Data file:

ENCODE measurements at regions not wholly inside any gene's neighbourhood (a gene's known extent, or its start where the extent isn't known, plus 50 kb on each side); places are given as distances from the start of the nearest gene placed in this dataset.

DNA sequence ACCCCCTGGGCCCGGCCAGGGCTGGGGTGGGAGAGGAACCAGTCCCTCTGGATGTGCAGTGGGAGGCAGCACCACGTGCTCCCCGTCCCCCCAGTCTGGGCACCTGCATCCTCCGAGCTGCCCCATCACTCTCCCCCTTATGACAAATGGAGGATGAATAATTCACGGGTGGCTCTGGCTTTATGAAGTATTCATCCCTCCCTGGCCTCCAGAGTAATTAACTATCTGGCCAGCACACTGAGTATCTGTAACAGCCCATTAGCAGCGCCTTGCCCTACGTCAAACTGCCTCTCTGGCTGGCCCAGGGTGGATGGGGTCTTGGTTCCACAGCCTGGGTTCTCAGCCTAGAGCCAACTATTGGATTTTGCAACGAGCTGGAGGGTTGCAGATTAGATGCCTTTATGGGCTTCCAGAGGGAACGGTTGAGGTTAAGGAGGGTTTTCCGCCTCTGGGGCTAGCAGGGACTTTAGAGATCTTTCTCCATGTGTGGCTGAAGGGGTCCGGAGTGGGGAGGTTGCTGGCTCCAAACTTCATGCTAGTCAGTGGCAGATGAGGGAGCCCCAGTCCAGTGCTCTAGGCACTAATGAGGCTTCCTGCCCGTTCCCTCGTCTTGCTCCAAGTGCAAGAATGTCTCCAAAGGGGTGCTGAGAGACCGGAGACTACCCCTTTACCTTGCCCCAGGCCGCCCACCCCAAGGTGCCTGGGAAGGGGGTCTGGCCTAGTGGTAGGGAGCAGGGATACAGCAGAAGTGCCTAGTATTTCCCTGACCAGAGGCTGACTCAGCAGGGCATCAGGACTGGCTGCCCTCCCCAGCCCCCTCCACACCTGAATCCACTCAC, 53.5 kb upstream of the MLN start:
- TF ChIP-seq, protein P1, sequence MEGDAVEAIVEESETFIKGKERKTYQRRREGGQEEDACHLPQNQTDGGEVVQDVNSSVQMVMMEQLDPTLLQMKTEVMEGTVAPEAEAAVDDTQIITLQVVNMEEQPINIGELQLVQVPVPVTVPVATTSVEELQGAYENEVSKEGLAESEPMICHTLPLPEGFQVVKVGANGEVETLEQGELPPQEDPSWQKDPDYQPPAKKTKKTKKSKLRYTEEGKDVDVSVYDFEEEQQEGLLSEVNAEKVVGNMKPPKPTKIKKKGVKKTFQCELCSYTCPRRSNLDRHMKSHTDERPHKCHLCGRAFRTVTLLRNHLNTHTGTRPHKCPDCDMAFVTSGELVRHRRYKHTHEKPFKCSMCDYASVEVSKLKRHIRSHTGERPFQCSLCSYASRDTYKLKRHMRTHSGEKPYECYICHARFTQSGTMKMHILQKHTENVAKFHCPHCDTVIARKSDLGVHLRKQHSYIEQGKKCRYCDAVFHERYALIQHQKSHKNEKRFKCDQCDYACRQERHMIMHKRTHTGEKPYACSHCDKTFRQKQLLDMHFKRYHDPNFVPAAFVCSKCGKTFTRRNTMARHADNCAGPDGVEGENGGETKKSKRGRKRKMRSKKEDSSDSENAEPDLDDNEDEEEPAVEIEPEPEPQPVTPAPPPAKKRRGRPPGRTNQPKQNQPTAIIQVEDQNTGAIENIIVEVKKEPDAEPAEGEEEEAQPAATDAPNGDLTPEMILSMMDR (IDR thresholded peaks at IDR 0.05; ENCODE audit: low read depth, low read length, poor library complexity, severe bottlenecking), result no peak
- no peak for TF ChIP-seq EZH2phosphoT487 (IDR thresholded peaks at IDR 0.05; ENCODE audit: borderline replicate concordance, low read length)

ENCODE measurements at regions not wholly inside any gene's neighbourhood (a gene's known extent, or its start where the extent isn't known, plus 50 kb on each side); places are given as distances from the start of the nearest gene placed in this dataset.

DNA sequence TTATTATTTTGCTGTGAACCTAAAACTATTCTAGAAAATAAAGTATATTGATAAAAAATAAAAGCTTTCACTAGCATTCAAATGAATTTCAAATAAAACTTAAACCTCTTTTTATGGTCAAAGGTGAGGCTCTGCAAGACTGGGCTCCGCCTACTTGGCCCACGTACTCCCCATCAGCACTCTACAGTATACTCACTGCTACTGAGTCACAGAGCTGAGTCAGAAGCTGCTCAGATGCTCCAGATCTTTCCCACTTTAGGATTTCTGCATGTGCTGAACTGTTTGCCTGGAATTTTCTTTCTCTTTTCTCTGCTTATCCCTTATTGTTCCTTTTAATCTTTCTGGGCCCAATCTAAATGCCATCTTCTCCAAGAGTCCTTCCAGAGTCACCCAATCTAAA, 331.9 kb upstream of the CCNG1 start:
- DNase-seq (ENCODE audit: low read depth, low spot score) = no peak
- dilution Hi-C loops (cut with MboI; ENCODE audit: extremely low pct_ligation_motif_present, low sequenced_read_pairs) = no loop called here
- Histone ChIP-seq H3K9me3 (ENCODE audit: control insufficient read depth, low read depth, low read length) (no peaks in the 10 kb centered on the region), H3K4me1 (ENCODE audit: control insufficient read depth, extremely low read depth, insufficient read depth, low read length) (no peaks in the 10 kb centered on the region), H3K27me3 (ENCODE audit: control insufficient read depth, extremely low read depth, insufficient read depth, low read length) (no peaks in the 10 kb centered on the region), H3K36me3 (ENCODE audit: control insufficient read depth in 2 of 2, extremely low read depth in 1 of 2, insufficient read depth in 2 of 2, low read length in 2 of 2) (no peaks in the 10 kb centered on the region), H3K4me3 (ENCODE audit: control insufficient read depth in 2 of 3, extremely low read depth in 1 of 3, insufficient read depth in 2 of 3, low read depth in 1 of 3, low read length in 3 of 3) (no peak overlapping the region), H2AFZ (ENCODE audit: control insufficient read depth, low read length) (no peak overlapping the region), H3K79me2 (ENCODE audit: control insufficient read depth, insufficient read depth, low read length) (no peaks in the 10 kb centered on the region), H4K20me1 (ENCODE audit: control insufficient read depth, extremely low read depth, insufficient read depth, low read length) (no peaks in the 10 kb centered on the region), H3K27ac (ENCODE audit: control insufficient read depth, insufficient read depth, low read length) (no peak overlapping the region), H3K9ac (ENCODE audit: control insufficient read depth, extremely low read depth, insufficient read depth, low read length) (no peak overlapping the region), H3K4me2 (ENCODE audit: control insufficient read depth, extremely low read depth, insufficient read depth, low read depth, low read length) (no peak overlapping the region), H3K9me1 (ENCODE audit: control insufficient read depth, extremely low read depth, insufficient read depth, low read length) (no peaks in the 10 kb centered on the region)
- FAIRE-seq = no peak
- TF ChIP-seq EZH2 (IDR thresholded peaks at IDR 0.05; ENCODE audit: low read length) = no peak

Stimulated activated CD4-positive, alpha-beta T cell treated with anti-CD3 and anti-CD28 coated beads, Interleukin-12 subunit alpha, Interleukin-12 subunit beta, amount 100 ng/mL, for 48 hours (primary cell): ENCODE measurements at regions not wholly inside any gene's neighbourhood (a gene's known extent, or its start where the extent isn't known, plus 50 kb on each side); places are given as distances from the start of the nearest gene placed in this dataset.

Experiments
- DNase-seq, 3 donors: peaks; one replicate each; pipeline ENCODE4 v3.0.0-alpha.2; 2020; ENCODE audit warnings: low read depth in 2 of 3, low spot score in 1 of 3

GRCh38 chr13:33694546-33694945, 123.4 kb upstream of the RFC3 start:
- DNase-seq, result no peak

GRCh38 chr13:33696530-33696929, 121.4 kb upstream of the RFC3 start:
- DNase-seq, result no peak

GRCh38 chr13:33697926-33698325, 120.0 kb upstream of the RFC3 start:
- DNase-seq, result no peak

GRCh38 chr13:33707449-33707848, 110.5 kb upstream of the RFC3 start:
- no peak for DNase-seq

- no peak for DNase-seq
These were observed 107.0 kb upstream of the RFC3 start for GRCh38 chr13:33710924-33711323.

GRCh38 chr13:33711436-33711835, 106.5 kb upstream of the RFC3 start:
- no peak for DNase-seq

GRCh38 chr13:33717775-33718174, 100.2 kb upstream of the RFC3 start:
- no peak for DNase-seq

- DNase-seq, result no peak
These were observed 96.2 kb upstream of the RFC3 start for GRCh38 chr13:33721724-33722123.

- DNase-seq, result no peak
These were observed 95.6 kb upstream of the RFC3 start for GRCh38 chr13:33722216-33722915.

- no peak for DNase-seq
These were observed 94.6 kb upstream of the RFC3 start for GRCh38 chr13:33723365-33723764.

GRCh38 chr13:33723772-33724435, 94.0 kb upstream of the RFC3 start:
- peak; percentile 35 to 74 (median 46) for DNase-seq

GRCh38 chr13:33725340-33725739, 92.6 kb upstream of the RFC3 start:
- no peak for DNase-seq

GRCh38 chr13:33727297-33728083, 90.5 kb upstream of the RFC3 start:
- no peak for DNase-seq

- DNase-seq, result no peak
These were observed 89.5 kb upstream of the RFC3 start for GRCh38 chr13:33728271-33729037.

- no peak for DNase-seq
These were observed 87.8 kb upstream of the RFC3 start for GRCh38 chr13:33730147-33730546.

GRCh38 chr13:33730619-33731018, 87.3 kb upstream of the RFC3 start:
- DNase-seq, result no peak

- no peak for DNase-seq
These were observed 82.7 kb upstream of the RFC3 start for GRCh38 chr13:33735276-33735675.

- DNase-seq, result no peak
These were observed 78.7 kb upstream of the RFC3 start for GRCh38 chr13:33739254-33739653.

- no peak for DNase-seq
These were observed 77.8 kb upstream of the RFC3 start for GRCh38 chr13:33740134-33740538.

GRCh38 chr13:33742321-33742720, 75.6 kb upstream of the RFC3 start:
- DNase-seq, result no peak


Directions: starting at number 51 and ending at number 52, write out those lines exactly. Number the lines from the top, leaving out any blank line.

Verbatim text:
- no peak for DNase-seq
These were observed 77.8 kb upstream of the RFC3 start for GRCh38 chr13:33740134-33740538.